When under the influence of heroin or cocaine, all of these functions are altered, which means the chemicals have interacted with the limbic system and gave the user positive feelings of pleasure and motivation.
To support these good feelings, users will keep taking these chemicals, thus resulting in a vicious cycle of drug use.
This behavior also can lead to other diseases such as HIV. That is we we advocate highly for Harm Reduction.
How Does Addiction Affect the Brain?
Addictive substances create intense stimulations in our brain, which makes us crave these substances after use. Upon consumption, the brain unlocks strange behaviors and euphoric feelings. This is a psychoactive impact that motivates the user and gives them pleasure, that in the end, turns into a very powerful desire.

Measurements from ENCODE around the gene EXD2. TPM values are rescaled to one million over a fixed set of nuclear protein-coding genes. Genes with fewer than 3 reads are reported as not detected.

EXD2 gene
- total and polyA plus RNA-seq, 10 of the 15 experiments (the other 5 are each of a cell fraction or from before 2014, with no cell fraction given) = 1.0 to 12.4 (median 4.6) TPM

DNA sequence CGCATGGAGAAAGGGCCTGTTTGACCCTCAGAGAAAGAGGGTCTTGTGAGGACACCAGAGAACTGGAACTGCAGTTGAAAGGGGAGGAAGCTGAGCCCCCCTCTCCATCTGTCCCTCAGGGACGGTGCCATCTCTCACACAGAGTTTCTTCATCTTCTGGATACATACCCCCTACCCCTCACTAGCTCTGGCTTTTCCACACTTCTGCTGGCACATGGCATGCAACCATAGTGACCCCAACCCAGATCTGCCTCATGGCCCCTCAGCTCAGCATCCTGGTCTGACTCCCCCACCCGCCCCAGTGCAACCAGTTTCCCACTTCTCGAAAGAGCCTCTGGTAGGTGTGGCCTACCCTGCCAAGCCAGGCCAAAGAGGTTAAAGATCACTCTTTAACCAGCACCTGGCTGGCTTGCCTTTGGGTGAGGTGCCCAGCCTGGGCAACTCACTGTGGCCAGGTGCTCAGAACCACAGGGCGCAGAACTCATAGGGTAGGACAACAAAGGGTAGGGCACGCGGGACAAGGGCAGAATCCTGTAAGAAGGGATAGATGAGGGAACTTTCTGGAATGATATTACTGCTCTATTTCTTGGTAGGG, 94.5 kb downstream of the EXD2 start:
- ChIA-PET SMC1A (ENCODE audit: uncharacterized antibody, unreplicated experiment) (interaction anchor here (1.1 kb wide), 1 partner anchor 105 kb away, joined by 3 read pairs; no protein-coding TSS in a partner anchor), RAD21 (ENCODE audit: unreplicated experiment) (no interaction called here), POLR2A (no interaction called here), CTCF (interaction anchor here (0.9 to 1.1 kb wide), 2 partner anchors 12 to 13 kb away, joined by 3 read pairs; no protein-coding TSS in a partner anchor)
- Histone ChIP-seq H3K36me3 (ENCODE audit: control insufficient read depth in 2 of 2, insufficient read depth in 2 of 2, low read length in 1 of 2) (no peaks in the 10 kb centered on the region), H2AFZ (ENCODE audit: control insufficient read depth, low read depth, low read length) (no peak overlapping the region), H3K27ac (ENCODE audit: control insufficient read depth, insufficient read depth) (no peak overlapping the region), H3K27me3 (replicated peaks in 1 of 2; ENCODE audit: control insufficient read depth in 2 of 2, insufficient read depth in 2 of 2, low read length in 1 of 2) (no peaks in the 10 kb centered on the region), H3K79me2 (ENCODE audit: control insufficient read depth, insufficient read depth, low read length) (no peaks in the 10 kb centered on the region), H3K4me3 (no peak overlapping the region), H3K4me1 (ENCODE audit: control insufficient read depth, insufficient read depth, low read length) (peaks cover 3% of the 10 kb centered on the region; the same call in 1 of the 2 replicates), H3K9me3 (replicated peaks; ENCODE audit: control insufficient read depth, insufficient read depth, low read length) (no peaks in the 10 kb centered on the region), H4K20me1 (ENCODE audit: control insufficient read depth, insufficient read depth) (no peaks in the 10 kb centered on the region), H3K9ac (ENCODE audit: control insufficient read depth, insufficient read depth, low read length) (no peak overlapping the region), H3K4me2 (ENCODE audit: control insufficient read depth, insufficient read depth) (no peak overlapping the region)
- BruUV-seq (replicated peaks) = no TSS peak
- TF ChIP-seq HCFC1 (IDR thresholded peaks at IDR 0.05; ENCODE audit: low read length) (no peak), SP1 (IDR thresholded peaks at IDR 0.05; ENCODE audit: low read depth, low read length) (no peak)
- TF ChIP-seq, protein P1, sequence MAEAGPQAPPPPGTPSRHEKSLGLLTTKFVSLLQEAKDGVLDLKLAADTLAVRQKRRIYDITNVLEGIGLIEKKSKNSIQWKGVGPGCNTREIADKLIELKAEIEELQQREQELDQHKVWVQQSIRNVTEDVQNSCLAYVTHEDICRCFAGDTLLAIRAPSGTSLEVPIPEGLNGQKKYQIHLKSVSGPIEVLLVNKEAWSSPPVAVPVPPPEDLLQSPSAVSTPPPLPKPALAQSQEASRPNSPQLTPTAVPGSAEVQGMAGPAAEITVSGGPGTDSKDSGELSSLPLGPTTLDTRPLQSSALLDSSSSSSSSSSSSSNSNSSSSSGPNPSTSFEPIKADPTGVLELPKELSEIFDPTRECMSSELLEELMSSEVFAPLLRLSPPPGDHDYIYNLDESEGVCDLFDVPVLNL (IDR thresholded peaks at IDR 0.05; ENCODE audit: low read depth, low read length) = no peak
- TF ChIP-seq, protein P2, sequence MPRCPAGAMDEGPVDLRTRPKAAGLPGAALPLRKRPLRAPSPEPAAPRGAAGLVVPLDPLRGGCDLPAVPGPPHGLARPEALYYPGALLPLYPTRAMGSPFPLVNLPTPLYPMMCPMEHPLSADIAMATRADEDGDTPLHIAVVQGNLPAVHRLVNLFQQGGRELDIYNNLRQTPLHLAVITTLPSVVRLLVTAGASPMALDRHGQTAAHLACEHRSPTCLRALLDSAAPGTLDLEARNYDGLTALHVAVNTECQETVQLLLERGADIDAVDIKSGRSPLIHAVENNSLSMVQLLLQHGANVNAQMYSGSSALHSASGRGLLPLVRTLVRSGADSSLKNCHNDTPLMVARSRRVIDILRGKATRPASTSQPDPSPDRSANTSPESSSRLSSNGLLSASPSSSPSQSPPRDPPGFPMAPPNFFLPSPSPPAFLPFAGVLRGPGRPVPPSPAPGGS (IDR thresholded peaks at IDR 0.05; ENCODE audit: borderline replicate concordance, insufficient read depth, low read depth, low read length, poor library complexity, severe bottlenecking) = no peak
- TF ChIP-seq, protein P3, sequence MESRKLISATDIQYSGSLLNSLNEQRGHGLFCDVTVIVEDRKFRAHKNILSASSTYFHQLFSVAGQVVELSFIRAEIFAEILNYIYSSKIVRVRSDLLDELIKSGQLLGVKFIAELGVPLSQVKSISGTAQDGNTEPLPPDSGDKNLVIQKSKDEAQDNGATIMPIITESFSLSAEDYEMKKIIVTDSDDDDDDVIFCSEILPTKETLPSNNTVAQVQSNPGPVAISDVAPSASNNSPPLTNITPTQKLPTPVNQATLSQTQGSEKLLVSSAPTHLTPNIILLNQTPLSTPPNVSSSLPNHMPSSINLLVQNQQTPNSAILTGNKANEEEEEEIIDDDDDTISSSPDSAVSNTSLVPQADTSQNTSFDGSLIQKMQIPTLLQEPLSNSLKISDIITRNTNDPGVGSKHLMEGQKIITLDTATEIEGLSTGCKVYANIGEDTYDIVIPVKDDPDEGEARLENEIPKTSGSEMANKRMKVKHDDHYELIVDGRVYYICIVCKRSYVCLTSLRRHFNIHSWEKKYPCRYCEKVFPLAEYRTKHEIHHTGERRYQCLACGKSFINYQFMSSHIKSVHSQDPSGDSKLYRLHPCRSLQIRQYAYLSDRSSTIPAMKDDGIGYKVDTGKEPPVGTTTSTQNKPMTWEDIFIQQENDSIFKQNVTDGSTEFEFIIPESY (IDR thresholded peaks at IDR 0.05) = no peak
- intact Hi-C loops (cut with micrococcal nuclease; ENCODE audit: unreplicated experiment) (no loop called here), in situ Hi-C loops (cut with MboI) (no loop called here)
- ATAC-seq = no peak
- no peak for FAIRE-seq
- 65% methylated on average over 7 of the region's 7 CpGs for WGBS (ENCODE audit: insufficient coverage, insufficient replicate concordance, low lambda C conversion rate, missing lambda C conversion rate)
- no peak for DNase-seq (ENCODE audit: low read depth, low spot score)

Furthermore, chemical compounds such as these put a strain on the entire nervous system by causing:
- Increased heartbeat
- Lack of control
The body will then develop a need for these substances, and this feeling will eventually turn into a habit. This effect can be magnified even more-so when underlying mental health issues are apparent. This is otherwise known as Dual Diagnosis or Co-occurring Disorders.
Which Parts of the Brain are affected by Addiction?
There are crucial areas of our brain that need to work properly to sustain important functions, but once these areas are under the influence of an addictive chemical, they have the potential to hinder life-sustaining operations.
Certain drugs can affect multiple areas of the brain and will hinder the user’s most basic functions like breathing, heart rate, and sleep. That’s why overdose can be deadly. These are the areas of the brain that are influenced by addition.
1. The Prefrontal Cortex
This area of the brain is responsible for helping us make decisions, solve problems, plan, think, and be in charge of our own impulses. This is that part of the brain that matures last, which is an incredible problem for teenagers since it makes them vulnerable.